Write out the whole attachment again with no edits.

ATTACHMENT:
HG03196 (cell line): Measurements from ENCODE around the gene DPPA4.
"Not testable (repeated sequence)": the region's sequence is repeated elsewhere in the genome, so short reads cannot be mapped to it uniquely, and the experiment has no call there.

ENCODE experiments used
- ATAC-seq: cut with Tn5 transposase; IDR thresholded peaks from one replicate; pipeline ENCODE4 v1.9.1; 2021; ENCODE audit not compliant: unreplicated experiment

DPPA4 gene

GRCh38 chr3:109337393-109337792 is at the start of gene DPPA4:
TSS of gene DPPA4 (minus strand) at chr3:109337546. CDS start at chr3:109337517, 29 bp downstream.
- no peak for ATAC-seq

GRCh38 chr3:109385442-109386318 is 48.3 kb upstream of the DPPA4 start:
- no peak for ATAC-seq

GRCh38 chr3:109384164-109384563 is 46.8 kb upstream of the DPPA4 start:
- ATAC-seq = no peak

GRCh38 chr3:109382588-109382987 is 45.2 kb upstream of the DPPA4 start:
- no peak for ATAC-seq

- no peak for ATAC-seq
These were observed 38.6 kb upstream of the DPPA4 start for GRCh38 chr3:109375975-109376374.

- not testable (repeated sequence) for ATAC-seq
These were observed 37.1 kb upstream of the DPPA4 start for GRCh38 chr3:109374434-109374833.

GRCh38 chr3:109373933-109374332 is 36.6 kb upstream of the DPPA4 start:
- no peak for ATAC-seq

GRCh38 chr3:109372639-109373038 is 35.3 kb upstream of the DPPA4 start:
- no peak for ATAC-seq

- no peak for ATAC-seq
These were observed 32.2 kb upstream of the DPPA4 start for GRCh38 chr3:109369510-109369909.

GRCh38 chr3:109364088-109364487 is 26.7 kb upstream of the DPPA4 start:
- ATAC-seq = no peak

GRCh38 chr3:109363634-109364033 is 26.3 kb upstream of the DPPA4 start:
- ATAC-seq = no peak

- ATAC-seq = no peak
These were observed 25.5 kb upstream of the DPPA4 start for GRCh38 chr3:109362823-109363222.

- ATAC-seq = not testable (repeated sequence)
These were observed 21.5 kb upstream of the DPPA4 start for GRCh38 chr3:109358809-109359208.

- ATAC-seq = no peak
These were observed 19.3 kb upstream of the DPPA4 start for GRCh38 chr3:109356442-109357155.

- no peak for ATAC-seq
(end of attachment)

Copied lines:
HG03196 (cell line): Measurements from ENCODE around the gene DPPA4.
"Not testable (repeated sequence)": the region's sequence is repeated elsewhere in the genome, so short reads cannot be mapped to it uniquely, and the experiment has no call there.

ENCODE experiments used
- ATAC-seq: cut with Tn5 transposase; IDR thresholded peaks from one replicate; pipeline ENCODE4 v1.9.1; 2021; ENCODE audit not compliant: unreplicated experiment

DPPA4 gene

GRCh38 chr3:109337393-109337792 is at the start of gene DPPA4:
TSS of gene DPPA4 (minus strand) at chr3:109337546. CDS start at chr3:109337517, 29 bp downstream.
- no peak for ATAC-seq

GRCh38 chr3:109385442-109386318 is 48.3 kb upstream of the DPPA4 start:
- no peak for ATAC-seq

GRCh38 chr3:109384164-109384563 is 46.8 kb upstream of the DPPA4 start:
- ATAC-seq = no peak

GRCh38 chr3:109382588-109382987 is 45.2 kb upstream of the DPPA4 start:
- no peak for ATAC-seq

- no peak for ATAC-seq
These were observed 38.6 kb upstream of the DPPA4 start for GRCh38 chr3:109375975-109376374.

- not testable (repeated sequence) for ATAC-seq
These were observed 37.1 kb upstream of the DPPA4 start for GRCh38 chr3:109374434-109374833.

GRCh38 chr3:109373933-109374332 is 36.6 kb upstream of the DPPA4 start:
- no peak for ATAC-seq

GRCh38 chr3:109372639-109373038 is 35.3 kb upstream of the DPPA4 start:
- no peak for ATAC-seq

- no peak for ATAC-seq
These were observed 32.2 kb upstream of the DPPA4 start for GRCh38 chr3:109369510-109369909.

GRCh38 chr3:109364088-109364487 is 26.7 kb upstream of the DPPA4 start:
- ATAC-seq = no peak

GRCh38 chr3:109363634-109364033 is 26.3 kb upstream of the DPPA4 start:
- ATAC-seq = no peak

- ATAC-seq = no peak
These were observed 25.5 kb upstream of the DPPA4 start for GRCh38 chr3:109362823-109363222.

- ATAC-seq = not testable (repeated sequence)
These were observed 21.5 kb upstream of the DPPA4 start for GRCh38 chr3:109358809-109359208.

- ATAC-seq = no peak
These were observed 19.3 kb upstream of the DPPA4 start for GRCh38 chr3:109356442-109357155.

- no peak for ATAC-seq